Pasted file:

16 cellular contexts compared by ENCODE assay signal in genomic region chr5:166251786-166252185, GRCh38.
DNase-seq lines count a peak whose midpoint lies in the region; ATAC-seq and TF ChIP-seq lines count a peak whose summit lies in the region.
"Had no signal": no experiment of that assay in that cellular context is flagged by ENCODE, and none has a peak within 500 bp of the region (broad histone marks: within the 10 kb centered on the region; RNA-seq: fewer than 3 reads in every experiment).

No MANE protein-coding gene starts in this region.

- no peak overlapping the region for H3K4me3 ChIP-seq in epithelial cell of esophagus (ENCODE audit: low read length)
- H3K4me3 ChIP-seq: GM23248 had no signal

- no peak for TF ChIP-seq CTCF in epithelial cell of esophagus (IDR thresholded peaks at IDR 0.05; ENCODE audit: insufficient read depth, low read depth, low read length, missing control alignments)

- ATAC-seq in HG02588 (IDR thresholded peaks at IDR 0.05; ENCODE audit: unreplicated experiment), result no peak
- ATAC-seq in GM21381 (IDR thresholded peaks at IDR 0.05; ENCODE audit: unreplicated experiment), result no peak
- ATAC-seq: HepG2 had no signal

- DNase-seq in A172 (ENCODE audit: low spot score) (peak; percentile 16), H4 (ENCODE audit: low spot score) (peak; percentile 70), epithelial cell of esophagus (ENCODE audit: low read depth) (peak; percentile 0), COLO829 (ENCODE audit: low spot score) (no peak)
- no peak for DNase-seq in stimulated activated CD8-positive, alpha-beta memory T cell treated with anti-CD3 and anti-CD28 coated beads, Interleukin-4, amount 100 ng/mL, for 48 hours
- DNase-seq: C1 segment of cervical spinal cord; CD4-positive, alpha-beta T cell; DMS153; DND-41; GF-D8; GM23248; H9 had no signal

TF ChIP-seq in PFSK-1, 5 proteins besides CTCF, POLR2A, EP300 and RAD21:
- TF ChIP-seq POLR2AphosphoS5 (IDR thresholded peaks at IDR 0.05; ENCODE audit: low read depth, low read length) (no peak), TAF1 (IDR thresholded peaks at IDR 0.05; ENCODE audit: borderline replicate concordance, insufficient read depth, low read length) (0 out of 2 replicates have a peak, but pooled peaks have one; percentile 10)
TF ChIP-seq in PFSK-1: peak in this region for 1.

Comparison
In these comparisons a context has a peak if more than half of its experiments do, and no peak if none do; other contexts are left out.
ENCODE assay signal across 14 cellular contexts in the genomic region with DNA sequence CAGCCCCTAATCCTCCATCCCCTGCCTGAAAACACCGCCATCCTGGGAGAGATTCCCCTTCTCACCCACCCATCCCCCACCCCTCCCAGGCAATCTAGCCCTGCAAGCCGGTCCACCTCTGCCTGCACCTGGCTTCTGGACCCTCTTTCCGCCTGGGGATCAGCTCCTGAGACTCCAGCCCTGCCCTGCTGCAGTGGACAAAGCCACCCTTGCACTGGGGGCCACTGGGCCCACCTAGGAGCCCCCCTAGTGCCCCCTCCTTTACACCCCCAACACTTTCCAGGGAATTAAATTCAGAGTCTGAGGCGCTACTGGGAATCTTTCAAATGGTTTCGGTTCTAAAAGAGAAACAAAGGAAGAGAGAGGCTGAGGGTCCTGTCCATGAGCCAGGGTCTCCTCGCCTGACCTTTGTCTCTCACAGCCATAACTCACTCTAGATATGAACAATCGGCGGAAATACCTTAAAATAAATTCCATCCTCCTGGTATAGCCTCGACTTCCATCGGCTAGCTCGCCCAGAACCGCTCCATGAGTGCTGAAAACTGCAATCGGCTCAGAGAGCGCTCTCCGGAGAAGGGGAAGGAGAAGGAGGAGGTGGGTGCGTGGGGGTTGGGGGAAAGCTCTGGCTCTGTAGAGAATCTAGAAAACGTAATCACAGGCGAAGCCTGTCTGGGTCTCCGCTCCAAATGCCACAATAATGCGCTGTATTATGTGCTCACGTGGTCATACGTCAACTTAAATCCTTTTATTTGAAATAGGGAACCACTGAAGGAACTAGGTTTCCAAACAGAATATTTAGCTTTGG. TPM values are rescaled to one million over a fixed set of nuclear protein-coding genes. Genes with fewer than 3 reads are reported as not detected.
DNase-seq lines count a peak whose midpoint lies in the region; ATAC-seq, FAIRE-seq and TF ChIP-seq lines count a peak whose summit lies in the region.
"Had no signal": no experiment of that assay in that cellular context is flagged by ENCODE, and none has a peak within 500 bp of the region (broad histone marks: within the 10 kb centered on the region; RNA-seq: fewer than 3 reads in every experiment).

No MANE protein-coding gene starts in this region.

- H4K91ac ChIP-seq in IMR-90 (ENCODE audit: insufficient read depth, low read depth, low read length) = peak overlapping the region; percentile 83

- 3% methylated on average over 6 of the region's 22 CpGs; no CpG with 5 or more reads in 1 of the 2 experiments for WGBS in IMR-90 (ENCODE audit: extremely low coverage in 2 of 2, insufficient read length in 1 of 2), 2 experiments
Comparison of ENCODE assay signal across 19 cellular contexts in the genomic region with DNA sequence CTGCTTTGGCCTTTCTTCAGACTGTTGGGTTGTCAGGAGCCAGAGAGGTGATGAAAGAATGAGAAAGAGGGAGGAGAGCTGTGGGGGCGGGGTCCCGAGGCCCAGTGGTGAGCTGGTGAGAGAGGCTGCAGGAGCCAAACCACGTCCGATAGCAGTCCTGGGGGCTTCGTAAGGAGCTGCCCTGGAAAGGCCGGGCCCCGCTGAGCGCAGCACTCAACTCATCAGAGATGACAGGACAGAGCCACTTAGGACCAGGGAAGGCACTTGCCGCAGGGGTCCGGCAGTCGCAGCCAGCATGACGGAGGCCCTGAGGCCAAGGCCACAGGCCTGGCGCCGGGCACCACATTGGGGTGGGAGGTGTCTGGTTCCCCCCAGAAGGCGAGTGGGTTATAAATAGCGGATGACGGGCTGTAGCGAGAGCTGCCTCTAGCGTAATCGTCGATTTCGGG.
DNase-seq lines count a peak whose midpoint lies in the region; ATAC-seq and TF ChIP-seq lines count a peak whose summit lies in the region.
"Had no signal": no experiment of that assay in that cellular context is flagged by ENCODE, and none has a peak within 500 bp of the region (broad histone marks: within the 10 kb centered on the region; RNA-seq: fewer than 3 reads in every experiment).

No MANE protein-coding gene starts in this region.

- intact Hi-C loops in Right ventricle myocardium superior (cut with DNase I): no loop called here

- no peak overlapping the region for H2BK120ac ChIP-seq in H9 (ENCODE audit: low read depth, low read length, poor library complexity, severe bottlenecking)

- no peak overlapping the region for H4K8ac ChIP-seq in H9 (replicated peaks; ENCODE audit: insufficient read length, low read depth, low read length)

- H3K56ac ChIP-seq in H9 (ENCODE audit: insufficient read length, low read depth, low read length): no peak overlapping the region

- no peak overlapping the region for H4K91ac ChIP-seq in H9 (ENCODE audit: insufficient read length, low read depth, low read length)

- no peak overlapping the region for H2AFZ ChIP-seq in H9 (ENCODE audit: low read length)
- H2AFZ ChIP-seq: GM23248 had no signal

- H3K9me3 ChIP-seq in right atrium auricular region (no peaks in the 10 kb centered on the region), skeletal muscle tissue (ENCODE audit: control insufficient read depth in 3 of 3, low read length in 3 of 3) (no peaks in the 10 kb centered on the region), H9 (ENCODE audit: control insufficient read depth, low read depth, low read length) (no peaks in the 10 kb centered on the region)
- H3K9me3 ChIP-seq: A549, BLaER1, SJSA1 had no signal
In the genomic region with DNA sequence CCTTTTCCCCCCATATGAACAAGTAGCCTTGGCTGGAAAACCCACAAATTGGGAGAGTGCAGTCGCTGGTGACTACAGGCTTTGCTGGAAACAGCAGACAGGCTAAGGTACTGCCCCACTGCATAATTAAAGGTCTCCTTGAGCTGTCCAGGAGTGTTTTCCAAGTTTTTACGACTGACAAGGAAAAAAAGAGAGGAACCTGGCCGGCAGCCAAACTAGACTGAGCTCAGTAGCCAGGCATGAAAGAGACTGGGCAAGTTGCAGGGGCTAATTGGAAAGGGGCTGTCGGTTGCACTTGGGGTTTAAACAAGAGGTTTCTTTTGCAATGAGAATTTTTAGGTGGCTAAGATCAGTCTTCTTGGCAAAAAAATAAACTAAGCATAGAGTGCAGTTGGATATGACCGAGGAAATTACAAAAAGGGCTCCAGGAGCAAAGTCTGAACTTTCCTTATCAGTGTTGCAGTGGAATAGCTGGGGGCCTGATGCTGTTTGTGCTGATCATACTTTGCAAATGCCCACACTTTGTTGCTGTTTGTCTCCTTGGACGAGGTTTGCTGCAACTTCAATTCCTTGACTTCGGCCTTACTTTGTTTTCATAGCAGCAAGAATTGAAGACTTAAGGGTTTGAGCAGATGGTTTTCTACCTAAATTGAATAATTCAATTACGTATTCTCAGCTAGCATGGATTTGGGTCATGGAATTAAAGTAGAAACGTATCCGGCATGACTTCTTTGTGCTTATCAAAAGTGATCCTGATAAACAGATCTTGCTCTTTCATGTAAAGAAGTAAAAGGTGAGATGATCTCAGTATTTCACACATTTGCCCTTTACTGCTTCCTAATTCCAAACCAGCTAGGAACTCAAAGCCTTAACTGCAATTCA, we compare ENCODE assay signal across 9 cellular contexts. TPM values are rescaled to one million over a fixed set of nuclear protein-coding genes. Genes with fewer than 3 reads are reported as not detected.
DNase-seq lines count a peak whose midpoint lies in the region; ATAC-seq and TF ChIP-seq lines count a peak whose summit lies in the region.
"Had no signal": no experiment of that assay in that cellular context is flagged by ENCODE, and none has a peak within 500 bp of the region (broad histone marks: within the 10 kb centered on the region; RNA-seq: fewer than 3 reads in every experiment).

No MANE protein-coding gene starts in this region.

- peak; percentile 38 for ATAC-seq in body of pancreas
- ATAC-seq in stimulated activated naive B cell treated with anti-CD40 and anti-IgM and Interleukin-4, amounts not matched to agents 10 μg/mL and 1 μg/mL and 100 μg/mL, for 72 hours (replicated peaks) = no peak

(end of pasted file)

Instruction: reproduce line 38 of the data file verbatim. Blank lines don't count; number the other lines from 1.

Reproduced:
In the genomic region with DNA sequence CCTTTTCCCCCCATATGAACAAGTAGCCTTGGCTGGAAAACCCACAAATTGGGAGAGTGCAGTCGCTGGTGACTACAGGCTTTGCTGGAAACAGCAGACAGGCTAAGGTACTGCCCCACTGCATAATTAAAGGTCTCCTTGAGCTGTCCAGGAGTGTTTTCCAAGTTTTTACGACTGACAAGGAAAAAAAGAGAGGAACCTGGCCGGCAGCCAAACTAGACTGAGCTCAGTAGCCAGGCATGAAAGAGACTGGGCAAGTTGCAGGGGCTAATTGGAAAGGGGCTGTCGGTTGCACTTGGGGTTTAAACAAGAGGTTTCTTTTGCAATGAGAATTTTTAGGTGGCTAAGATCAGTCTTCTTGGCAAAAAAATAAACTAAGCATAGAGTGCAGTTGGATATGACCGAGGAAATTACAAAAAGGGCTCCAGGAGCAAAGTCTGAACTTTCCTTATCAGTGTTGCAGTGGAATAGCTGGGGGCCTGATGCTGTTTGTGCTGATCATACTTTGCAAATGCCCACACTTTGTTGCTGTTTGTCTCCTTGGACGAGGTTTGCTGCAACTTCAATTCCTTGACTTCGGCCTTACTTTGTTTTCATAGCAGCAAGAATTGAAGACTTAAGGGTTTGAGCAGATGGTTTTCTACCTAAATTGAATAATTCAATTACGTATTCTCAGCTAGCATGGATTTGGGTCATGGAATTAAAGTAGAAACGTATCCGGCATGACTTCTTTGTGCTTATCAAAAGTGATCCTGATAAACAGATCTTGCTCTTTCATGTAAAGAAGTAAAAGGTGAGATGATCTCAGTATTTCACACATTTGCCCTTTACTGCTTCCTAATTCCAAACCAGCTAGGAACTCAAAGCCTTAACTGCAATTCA, we compare ENCODE assay signal across 9 cellular contexts. TPM values are rescaled to one million over a fixed set of nuclear protein-coding genes. Genes with fewer than 3 reads are reported as not detected.